National champion is a title synonymous with ESPN coverage, Wheaties boxes and peerless excellence. While one UCSB student lacks the television exposure and cereal box appearances, he embodies the truest characteristic of a champion – no one does it better.

When Jason Latimer, a fourth-year math/economics major, won the “Siegfried and Roy Master of the Impossible” award Jan. 15, 2003, he took home not only the $5,000 grand prize but also the title of “Best Overall.” His victory in the competition, held at the Riviera Hotel and Casino in Las Vegas, was a major stepping stone for a magician on the rise, but he is not done yet.

This July, Latimer will travel to the Netherlands to compete in the Federation of International Society of Magic’s world championship, an event he described as the “Olympics for magicians.” FISM selects the top 250 magicians on the globe based on originality, creativity and technical ability. Many of the competition’s winners have gone on to achieve great fame for their craft, most notably Lance Burton, now a featured performer in Las Vegas.

But before he tests his skills against the world’s best, Latimer flashed his magical talents on campus Thursday, performing at Campbell Hall for Professor Alan Fridlund’s Psychology 1 class. He has put on magic performances for Fridlund’s students each quarter for the last two years. His magic is not simply an entertaining break from the rigors of introductory psychology but actually an educational supplement to Fridlund’s lecture on perception.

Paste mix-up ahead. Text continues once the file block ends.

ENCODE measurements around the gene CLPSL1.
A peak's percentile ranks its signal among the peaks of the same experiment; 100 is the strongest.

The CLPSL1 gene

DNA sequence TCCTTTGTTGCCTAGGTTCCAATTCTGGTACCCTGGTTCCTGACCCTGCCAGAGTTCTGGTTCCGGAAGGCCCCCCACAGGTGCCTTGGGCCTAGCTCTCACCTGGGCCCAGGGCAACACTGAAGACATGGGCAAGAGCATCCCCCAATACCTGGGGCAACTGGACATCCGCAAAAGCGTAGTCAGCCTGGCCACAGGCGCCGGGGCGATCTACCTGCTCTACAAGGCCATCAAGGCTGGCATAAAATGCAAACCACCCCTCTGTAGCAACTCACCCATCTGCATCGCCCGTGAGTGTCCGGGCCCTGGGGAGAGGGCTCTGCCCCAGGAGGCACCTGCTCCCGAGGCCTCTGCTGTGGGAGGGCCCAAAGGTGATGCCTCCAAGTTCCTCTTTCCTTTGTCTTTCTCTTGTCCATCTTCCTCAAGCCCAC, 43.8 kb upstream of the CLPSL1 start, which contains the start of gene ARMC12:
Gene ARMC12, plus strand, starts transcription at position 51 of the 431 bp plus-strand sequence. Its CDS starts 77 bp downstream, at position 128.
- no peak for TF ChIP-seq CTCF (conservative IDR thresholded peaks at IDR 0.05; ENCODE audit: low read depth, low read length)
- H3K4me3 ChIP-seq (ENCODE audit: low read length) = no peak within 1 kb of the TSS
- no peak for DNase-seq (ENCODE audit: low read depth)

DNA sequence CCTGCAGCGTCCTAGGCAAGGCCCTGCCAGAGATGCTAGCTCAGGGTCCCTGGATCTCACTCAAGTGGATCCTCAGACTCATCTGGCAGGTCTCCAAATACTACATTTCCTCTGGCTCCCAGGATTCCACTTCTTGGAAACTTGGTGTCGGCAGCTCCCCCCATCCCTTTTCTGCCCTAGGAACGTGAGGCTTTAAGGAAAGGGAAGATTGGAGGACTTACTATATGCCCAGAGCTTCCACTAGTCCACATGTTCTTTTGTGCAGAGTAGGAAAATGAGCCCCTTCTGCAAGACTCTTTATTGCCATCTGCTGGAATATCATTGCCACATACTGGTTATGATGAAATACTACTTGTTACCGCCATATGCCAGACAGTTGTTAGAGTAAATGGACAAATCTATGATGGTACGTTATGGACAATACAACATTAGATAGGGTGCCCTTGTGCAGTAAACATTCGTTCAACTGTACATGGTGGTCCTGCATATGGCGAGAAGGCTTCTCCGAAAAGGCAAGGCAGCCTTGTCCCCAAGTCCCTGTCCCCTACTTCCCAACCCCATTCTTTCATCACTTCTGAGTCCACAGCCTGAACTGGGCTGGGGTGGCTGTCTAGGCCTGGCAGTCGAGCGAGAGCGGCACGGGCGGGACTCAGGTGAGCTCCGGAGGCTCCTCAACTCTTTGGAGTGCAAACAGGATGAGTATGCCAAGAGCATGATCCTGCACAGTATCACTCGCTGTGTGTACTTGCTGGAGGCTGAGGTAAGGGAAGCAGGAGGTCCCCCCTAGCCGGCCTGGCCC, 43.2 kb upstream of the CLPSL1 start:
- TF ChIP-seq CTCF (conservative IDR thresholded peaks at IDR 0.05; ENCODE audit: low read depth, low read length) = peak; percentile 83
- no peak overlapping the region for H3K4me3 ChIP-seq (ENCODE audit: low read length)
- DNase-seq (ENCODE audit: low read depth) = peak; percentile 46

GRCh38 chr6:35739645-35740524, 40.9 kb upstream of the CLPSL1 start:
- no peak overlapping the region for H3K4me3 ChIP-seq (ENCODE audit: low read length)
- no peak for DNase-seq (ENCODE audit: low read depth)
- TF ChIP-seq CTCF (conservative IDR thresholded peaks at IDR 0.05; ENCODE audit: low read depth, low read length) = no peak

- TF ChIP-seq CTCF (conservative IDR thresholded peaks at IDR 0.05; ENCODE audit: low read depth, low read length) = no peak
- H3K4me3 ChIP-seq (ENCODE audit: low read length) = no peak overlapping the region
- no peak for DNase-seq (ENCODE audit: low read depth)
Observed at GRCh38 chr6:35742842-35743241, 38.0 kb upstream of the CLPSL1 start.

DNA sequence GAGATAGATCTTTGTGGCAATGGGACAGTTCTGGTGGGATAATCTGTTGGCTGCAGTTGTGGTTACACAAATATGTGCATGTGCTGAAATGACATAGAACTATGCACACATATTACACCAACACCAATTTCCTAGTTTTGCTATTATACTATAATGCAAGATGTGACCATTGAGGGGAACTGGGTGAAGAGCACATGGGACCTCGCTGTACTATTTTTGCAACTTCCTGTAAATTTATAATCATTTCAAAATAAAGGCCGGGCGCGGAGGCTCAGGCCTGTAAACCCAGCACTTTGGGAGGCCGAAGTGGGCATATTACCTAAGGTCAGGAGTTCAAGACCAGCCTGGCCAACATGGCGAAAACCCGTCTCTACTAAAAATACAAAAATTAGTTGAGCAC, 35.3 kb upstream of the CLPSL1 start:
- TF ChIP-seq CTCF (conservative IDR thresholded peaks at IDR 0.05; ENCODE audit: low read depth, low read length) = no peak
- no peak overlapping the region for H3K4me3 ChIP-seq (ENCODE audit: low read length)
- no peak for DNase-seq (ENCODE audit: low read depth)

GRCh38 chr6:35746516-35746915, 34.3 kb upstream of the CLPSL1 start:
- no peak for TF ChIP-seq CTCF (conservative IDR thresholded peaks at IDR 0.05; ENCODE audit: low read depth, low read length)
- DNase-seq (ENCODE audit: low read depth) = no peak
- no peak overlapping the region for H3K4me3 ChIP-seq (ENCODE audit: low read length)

“What’s important about Jason’s magic is that it demonstrates the importance of attention in perception,” Fridlund said.

Fridlund was not the only one who appreciated the performance.

“The show was very exciting,” Shannon Resch, a first-year biological sciences major said. “I like how he integrated music into his magic techniques to make his performance more dynamic.”

Latimer grew up in Agoura Hills, Calif., where he began to hone his craft at the age of nine after being inspired by a magician he saw on a cruise. Thirteen years of practice later, including a period of study at the Academy of Magical Arts in Hollywood, he has reached the upper echelon of magicians. He is currently performing at the Magic Castle in Hollywood and in Las Vegas, where he travels each weekend to open for “The Amazing Jonathan” at the Flamingo.

In the future Latimer said he plans to continue performing and has made magic his first priority.

“I’m planning on doing magic for the rest of my life,” he said. “I hope it works out.”

Still, he said he recognizes the value of a degree from UCSB and intends to complete his bachelor’s degree as time allows. But it is magic, not math or economics, where his passion lies.

Latimer said what he enjoys most about magic is “to make people laugh, to make them happy. To make them wonder, ‘Did he really do that?'”